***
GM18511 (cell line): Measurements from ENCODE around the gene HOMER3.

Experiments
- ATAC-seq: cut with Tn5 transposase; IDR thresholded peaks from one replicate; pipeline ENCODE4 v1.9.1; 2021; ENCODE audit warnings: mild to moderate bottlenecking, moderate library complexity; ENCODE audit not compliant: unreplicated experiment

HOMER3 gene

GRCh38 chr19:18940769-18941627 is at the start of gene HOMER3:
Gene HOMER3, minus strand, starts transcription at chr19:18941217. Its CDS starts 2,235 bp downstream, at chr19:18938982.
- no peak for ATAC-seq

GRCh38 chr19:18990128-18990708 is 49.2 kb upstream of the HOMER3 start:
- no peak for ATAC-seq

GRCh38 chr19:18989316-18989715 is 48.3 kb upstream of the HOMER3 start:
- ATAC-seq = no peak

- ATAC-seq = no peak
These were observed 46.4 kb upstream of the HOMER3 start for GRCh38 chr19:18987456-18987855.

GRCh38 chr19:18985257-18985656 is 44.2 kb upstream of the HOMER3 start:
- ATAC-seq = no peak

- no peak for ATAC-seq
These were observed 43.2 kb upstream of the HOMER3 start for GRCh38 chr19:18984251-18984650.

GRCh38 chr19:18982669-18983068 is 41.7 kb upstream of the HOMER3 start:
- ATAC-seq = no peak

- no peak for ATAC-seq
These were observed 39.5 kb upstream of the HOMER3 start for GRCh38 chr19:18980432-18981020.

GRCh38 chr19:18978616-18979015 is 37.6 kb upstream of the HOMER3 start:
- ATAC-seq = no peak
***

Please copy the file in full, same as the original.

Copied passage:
GM18511 (cell line): Measurements from ENCODE around the gene HOMER3.

Experiments
- ATAC-seq: cut with Tn5 transposase; IDR thresholded peaks from one replicate; pipeline ENCODE4 v1.9.1; 2021; ENCODE audit warnings: mild to moderate bottlenecking, moderate library complexity; ENCODE audit not compliant: unreplicated experiment

HOMER3 gene

GRCh38 chr19:18940769-18941627 is at the start of gene HOMER3:
Gene HOMER3, minus strand, starts transcription at chr19:18941217. Its CDS starts 2,235 bp downstream, at chr19:18938982.
- no peak for ATAC-seq

GRCh38 chr19:18990128-18990708 is 49.2 kb upstream of the HOMER3 start:
- no peak for ATAC-seq

GRCh38 chr19:18989316-18989715 is 48.3 kb upstream of the HOMER3 start:
- ATAC-seq = no peak

- ATAC-seq = no peak
These were observed 46.4 kb upstream of the HOMER3 start for GRCh38 chr19:18987456-18987855.

GRCh38 chr19:18985257-18985656 is 44.2 kb upstream of the HOMER3 start:
- ATAC-seq = no peak

- no peak for ATAC-seq
These were observed 43.2 kb upstream of the HOMER3 start for GRCh38 chr19:18984251-18984650.

GRCh38 chr19:18982669-18983068 is 41.7 kb upstream of the HOMER3 start:
- ATAC-seq = no peak

- no peak for ATAC-seq
These were observed 39.5 kb upstream of the HOMER3 start for GRCh38 chr19:18980432-18981020.

GRCh38 chr19:18978616-18979015 is 37.6 kb upstream of the HOMER3 start:
- ATAC-seq = no peak